Part of what defines a high-quality UX is how quickly and easily visitors can access various parts of your site. The best way to ensure is this is through the use of effectively designed menus and submenus. Start with anywhere from four to six main categories, and then create a contact page and an “About Us” page so people can easily reach you or get to know your brand.
As a rule of thumb, make sure it doesn’t take more than two clicks for visitors to find anything on your site. One click for the category, and one for the post or page. Anything more and you risk overcomplicating the process.
In addition to these things, another great way to improve the UX on your site is to include internal links to other pages. This allows visitors to pursue topics or find another post quickly and easily. This type of convenience is great for your visitors, and it benefits your SEO as well.
Making this change will net you lower bounce rates, increased conversions, and high click-through rates.
Here are some actionable steps to take regarding site organization:
- Break down the path between your homepage and your content into categories (no more than two clicks to reach any piece of content).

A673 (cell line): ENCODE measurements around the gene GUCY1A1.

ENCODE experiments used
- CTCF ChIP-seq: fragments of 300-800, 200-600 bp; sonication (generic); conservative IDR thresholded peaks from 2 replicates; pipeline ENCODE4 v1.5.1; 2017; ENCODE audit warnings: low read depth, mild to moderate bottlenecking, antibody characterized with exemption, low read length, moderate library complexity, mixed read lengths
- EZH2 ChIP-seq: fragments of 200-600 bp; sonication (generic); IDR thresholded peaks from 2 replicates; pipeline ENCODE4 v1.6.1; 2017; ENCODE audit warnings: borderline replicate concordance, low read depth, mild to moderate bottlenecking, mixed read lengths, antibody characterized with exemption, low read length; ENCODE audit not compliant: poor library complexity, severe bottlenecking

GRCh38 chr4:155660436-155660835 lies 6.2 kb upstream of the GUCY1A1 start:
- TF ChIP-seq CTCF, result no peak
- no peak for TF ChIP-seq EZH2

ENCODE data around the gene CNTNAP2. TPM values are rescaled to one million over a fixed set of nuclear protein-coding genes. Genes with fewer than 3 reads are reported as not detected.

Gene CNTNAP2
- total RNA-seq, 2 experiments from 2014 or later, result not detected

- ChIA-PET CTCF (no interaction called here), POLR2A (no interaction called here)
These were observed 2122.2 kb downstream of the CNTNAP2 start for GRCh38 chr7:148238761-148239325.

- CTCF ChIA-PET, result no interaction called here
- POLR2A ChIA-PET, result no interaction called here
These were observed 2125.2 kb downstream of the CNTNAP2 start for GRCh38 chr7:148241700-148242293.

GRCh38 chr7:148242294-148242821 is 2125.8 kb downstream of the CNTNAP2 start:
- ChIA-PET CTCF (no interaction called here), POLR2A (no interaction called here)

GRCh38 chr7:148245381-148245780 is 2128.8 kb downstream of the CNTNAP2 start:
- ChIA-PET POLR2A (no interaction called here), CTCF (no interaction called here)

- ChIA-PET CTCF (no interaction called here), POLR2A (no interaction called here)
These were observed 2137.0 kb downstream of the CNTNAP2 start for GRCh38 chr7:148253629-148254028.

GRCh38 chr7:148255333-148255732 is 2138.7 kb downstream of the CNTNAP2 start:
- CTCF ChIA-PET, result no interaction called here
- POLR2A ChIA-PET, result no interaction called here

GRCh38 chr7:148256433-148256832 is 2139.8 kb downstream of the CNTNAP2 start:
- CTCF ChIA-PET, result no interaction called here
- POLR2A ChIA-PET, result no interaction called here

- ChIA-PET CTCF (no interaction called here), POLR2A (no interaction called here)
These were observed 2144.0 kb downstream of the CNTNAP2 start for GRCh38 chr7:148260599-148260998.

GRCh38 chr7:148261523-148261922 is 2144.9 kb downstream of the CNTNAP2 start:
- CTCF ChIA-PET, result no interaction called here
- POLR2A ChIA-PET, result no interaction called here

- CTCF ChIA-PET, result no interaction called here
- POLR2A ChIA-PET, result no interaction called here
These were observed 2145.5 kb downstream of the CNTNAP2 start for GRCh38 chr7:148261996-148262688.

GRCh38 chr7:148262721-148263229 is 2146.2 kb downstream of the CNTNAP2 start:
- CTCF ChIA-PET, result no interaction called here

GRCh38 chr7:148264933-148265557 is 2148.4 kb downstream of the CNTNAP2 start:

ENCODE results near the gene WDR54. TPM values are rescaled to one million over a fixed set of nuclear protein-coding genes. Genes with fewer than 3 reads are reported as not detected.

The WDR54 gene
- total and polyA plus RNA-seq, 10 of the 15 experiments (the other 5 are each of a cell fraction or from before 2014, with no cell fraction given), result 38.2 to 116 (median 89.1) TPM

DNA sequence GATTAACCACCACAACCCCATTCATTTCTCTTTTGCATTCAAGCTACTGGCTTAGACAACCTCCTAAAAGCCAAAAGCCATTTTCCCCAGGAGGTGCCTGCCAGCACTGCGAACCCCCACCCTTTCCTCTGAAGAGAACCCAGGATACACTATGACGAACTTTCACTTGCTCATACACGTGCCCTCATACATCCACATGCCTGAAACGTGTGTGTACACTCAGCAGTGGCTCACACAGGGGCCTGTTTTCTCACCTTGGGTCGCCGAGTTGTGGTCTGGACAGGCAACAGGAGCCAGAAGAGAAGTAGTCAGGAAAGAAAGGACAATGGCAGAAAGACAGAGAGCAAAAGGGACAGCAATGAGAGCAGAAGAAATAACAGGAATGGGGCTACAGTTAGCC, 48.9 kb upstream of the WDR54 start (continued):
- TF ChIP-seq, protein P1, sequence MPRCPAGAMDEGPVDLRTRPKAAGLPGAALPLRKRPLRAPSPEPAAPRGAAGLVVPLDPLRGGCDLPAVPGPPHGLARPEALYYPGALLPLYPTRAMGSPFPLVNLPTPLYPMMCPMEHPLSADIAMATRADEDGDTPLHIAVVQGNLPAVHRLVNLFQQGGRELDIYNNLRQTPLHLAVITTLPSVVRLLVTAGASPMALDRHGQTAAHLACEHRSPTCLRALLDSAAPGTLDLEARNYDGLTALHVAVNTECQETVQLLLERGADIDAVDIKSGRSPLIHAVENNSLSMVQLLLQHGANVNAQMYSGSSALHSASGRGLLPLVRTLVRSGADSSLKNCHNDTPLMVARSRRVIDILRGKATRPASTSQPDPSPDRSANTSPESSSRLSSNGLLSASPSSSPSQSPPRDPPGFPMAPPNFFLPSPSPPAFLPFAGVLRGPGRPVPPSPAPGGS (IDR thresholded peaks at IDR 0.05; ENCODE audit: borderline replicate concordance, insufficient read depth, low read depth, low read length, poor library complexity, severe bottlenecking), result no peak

- Include internal links to other pieces in your posts (keep it relevant).
- Provide access to an “About Us” page, and a “Contact Us” page.
3. Mobile Responsiveness
In April of 2015, Google released a new algorithm update that focused on sites that were mobile responsive. This term refers to a website’s ability to display itself in a readable format on both a desktop and a mobile device. If it looks great on one, but looks poor on another, then Google’s update tanked their search rankings.
Why the big change? Well, as we already know Google is all about a high-quality UX. Since most people are now browsing the web on mobile devices, this kind of check was logical. People should be able to have the same level of quality on their mobile devices, doubly so if they use them primarily.
Google’s update, when it was released, was referred to by many names including mobilegeddon, mobilepocalypse, or just mopocalypse. People were scared because without being mobile-responsive, their websites would fall through the rankings like a keyword stuffed turkey on thanksgiving.
Thankfully, Google released aMobile-Friendly Test tool to help you check and see if your website fits their standards. If you come back with a negative, don’t give up. There are several ways to make your site mobile friendly:
- If you’re using WordPress, there are a variety of mobile-ready responsive themes to choose from. Easy fix!
- For web developers, the use of CSS3 Media Queries will allow you to code the maximum width of the website on mobile devices.
SEO ranking factors and analytics like page views, bounce rate, and others all point towards the user experience. By improving the UX, you ultimately improve your SEO in the process. Focus on these major factors and you’ll see your website’s statistics improve to the point where you want them to be.
Thanks for reading and be sure to share your tips for maximizing the user experience in the comments below!